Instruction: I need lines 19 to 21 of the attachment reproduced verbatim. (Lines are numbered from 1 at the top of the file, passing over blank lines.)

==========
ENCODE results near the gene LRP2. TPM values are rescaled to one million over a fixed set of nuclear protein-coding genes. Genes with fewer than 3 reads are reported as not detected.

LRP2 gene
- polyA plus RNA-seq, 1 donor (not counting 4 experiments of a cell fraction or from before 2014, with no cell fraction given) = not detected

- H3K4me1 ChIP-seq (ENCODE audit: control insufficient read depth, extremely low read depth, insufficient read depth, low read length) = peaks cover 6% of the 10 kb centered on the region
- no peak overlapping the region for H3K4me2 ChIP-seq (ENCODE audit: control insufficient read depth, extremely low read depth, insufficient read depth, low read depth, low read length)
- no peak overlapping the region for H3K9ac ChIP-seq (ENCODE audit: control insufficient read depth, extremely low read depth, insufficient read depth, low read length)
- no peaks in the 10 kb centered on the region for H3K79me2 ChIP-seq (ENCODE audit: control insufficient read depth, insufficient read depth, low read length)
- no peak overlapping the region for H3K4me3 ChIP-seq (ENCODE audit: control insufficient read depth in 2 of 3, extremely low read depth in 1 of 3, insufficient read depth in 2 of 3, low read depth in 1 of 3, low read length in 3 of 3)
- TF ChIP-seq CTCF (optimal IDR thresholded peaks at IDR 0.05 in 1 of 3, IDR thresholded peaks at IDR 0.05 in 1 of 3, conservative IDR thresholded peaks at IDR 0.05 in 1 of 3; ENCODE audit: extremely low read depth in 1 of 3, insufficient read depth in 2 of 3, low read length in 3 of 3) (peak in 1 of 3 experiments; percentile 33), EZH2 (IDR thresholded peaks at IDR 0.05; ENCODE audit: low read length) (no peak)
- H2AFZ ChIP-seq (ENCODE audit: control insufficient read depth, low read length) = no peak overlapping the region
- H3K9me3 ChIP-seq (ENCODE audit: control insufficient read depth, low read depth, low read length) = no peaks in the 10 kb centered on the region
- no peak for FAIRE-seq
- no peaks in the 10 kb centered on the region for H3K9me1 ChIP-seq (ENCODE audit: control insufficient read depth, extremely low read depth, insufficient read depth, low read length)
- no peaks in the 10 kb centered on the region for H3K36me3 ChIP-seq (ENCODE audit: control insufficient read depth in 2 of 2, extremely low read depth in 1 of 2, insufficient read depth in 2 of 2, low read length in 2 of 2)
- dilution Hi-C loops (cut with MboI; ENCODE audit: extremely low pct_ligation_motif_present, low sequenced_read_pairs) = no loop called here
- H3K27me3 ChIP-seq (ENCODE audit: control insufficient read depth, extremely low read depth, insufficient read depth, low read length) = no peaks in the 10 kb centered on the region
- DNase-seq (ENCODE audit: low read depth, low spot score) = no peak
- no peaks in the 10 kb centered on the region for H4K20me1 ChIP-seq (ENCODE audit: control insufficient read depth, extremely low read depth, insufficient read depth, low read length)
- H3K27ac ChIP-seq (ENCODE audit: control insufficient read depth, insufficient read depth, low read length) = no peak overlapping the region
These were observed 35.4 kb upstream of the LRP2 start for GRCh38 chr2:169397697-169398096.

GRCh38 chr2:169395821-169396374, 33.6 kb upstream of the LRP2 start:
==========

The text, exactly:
- H3K27ac ChIP-seq (ENCODE audit: control insufficient read depth, insufficient read depth, low read length) = no peak overlapping the region
These were observed 35.4 kb upstream of the LRP2 start for GRCh38 chr2:169397697-169398096.

GRCh38 chr2:169395821-169396374, 33.6 kb upstream of the LRP2 start: